Kayaking the Louisiana marsh is a sportsman's dream. In fact, the state motto is "Sportsman's Paradise". If you are a fisherman, duck hunter, or just enjoy bird watching, then Louisiana holds up to its name. The swamps, lakes, bogs, bayous and marsh are full of fish and wildlife from alligators to bear and a wide range of sea birds. So often fishermen miss the forest for the trees. While on the water you can have a fantastic time checking out the wildlife.
(Click on any photo for a larger view. All photos are copyrighted and the property of Russ James)
While fishing is certainly a major draw to the Louisiana marsh and rightly so. Some of the best fishing can be found along the millions of acres of saltwater coast and brackish bays and bayous. People come from all over the U.S. for redfish fishing.
I was born and raised in Lake Charles, LA. South Louisiana has always held a warm spot in my heart and always will. I travel back to southern Louisiana a couple times a year just to view the wildlife in the swamps and marsh and to catch a few fish.
While it truly is a fishermen's paradise, don't forget about the abundant photo opportunities that abound there. Don't get so caught up in fishing that you don't take in the sights and sounds. If you take a few extra minutes, you can capture some amazing photos and stories that you can pass down to your children.
What Louisiana is probably most famous for is alligators. Actually alligators range from the southern east coast and from Florida to Texas, all through the bayous, lakes, and marshes along the coast. While kayaking, they usually stay away from people and are not a problem, unless they are used to being fed... which you should never do. This most often occurs along well traveled tourist routes. Alligators usually stay away from humans. While you can paddle close to them, never get too close. As soon as you approach they will usually submerge or slide off into the water. If you ever see a large alligator swimming toward you, just paddle away from him quickly. It may be that he is looking for a handout.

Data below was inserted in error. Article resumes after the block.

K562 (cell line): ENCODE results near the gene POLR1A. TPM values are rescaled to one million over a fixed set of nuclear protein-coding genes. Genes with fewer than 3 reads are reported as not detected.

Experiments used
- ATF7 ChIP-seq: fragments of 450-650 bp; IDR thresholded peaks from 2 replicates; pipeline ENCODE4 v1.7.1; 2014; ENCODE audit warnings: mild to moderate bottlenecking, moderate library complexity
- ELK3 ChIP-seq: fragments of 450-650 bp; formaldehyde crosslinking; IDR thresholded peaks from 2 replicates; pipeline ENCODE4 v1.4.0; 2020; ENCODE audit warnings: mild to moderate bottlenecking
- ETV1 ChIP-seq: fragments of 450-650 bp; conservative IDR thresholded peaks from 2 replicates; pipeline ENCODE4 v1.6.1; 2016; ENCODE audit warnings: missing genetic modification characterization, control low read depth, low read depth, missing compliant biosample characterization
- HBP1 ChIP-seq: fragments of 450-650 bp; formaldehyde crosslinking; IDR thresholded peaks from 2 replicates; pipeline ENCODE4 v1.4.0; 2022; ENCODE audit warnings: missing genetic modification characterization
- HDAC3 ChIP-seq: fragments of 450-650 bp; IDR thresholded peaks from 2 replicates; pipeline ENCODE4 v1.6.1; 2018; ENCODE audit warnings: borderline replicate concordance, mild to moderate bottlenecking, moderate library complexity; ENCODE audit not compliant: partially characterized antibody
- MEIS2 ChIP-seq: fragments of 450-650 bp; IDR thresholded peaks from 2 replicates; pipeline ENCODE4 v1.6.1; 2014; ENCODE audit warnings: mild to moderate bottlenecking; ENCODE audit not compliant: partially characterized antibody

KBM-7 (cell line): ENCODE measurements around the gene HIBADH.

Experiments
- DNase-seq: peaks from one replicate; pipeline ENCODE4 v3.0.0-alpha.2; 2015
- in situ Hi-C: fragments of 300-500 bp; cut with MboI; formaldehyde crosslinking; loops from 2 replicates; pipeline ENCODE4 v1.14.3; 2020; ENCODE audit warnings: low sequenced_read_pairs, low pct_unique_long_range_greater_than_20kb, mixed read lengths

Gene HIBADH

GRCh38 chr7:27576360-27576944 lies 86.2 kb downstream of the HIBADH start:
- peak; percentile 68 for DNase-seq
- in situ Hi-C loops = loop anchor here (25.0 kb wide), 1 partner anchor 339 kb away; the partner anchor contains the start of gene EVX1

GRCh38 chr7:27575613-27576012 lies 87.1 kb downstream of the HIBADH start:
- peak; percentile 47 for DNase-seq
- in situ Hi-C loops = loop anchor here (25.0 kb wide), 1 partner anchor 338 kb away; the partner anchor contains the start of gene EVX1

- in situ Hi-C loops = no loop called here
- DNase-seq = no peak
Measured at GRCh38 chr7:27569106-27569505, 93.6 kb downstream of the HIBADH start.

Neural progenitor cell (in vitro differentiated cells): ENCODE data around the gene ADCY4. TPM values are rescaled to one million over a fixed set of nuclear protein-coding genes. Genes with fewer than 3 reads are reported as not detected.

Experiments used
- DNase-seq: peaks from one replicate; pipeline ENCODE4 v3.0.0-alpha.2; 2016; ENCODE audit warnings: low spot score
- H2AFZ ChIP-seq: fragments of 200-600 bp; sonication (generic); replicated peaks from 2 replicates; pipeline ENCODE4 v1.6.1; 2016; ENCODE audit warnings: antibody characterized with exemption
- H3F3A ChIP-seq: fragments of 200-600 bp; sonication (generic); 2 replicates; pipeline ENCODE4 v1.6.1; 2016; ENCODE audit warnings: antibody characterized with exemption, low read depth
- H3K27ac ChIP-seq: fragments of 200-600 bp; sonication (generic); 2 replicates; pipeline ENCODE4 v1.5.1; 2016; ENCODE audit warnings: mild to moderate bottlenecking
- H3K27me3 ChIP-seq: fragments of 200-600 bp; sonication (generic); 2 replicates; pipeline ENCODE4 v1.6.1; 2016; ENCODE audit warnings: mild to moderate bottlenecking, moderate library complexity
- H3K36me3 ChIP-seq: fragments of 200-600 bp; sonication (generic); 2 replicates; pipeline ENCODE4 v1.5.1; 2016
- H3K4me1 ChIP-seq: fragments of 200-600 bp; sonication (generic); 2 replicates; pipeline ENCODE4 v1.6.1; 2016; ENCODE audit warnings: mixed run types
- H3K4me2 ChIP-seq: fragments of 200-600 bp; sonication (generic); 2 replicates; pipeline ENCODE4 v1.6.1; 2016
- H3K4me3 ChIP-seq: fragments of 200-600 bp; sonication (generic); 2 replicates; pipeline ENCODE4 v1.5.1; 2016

The egrets are a type of heron and one of the most common birds you will see along the coast and bayous. They often stand motionless looking for fish, crawfish, and other swamp creatures they can eat. You will start to see them sitting in the trees as you approach southern Louisiana. The Louisiana marsh is loaded with them. They are very skilled hunters and can be seen quickly grabbing a fish swimming by.
There are several species of egret. A smaller egret, called the "Cattle Egret" is often seen in pastures or sitting on the backs of cows. They eat insects, such as ticks, and usually stay close to the animals.
The Anhingas are very skilled water birds most often found in the swamps, canals, bays and bayous. They dive to catch fish and when they have had enough to eat will find a perch to dry their wings.
Anhingas do not have oil glands on their feathers like ducks and other sea birds. So they can be seen with their wings fully stretched out feathers separated to allow the to dry faster.
You will most likely see them on posts or dead tree branches or where ever the wind is not obstructed.
While the Louisiana marsh and bayous hold a lot of wildlife, for me they are secondary. I love watching them, but most of all I love fishing. If you have never had a grilled redfish, you really need to try it. The best redfish are the ones you have caught yourself.
If you are new to kayaking or have never been in the marsh, don't go alone. For your first trip try to take an experienced person who is familiar with the area or hire a guide. Often you can either hire a guide for fishing or for an Eco Tour. Most often the same guides do both. Either way, get on the water and have fun. Bring your camera too!
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